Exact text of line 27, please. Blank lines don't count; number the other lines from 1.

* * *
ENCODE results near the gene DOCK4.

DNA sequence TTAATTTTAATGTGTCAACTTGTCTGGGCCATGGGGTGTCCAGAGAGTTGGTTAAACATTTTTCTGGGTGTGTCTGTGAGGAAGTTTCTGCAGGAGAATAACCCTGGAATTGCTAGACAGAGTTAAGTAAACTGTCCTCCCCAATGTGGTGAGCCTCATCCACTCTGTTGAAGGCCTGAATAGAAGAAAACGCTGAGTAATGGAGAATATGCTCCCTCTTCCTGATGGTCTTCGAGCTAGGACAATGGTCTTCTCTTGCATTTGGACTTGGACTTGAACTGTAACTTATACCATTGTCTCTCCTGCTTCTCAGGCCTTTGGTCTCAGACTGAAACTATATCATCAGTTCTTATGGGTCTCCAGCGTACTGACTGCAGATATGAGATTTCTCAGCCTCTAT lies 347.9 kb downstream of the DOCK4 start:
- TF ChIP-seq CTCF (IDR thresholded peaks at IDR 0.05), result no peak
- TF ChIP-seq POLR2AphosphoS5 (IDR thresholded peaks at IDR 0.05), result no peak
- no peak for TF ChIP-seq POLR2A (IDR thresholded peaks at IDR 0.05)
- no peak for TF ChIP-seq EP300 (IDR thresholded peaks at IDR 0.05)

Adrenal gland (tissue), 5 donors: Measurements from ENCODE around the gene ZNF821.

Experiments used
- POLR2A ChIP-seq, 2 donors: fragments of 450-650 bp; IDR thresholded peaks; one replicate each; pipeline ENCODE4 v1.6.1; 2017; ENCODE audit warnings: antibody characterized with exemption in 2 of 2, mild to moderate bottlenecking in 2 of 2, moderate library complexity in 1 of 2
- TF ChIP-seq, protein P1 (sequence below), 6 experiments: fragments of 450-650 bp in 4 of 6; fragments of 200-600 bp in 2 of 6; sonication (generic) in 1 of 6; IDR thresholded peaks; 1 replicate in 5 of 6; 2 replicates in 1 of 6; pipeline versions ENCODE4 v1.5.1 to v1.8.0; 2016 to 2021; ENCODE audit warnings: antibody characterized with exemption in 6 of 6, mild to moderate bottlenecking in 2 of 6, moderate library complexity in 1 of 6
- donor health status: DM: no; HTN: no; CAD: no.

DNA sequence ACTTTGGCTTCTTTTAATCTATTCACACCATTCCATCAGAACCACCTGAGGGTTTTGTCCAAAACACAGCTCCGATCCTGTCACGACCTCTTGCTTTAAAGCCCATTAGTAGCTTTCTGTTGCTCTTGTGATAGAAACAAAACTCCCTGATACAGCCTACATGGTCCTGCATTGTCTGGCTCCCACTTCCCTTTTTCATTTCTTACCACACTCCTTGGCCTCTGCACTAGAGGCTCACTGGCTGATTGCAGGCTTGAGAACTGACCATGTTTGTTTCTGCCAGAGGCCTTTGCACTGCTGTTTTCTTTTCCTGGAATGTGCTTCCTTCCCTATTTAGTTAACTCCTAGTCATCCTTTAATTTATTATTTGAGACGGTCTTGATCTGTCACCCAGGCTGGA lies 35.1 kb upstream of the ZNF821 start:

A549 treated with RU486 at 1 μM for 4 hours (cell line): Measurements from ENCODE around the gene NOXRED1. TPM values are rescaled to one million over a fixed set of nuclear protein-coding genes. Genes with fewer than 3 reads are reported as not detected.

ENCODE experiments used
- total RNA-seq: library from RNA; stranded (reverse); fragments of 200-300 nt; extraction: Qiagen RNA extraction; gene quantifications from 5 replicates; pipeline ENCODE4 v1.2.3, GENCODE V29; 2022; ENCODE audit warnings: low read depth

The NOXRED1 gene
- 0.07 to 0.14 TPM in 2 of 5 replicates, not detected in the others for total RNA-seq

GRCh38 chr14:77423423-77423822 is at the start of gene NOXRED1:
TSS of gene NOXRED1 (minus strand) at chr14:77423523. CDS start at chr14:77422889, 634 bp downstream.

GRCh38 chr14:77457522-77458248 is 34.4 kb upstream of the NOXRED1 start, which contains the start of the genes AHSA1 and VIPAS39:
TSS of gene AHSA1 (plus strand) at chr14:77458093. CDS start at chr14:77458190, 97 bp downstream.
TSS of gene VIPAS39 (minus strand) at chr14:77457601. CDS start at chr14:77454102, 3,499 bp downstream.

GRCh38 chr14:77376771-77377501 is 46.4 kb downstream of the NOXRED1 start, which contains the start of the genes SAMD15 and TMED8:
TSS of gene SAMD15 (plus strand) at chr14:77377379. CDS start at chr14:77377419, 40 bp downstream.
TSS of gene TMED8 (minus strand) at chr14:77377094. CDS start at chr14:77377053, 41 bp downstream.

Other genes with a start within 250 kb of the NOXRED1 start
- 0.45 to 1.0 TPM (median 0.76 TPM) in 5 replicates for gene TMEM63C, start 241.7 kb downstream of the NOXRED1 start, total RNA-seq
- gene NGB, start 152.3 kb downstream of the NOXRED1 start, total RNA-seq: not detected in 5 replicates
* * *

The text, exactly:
- 0.45 to 1.0 TPM (median 0.76 TPM) in 5 replicates for gene TMEM63C, start 241.7 kb downstream of the NOXRED1 start, total RNA-seq